Researchers found tiny deposits of elemental copper and iron in the brains of Alzheimer's patients. The findings may shed new light on how these elemental metals contribute to Alzheimer's development and progression.
Researchers hypothesize vitamin B1 (thiamine) deficiency may play a significant role in dementia associated with alcohol use disorder. It is known iron deposits in the brain contribute to neurodegenerative diseases. Those with AUD have elevated levels of both iron in their blood and thiamine deficiency. Thiamine is vital for maintaining the blood-brain barrier. Thiamine deficiency associated with AUD disrupts the integrity of the BBB, allowing for more iron deposits within the brain and leading to oxidative tissue damage.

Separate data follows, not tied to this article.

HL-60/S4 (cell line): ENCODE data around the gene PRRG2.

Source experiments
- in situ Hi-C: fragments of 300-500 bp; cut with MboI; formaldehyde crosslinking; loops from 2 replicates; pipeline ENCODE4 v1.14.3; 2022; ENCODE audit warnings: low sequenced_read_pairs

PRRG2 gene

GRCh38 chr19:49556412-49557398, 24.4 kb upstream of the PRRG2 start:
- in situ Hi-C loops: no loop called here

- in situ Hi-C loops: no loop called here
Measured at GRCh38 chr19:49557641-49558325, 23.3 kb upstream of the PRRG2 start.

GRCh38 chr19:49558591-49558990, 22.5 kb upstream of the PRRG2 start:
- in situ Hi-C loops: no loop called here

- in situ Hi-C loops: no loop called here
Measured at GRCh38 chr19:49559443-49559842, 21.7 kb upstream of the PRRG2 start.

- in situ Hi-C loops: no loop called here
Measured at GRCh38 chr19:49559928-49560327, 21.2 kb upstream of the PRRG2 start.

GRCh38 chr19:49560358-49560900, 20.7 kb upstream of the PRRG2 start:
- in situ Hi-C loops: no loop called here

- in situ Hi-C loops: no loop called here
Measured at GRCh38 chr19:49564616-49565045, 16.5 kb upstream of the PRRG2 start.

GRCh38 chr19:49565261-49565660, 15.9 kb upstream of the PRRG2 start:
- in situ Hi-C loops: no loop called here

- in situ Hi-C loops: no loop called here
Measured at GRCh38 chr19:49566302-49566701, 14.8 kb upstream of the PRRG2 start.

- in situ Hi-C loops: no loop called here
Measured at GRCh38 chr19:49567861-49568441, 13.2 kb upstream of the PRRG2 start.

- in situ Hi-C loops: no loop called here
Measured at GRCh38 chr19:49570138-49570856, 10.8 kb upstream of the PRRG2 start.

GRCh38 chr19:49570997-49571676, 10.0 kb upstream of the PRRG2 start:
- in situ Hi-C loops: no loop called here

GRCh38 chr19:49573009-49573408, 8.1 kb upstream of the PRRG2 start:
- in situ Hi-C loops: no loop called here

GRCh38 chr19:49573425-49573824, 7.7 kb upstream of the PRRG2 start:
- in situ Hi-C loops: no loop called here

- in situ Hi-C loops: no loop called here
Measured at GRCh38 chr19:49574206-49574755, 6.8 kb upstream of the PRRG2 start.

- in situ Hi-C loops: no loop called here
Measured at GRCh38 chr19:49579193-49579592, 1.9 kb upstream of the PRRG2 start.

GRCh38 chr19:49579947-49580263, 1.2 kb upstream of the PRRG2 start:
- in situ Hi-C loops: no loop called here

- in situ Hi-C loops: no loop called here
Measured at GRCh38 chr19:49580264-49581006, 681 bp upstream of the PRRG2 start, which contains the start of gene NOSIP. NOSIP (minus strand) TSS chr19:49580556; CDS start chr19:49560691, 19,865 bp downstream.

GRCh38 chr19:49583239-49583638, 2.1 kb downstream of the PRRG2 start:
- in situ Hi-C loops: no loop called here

Iron accumulation in the brain's neocortex has been linked to cognitive decline in people with Alzheimer's disease.
Iron levels in the basal ganglia steadily increase throughout development and, in two sub-regions, continue to increase into adulthood. Decreased levels of iron in the putamen was correlated with impaired cognitive performance involving reasoning and spatial processing. Findings suggest the brain requires iron for healthy cognitive development.
Study finds no association between mineral levels or dietary mineral intake and an increased risk of multiple sclerosis.
Analyzing genetic data from over 48,000 people, researchers discovered higher iron levels are associated with an increased risk of cardioembolic stroke.
Researchers have identified an over accumulation of iron in the mitochondria of mice genetically engineered to have Huntington's disease.
Findings could provide a new avenue for treating multiple sclerosis, researcher report.
A new neuroimaging study finds iron is distributed in an unusual way in the brains of people with Parkinson's disease.
A new technique using phosphorus boosts the visibility of iron in the brain.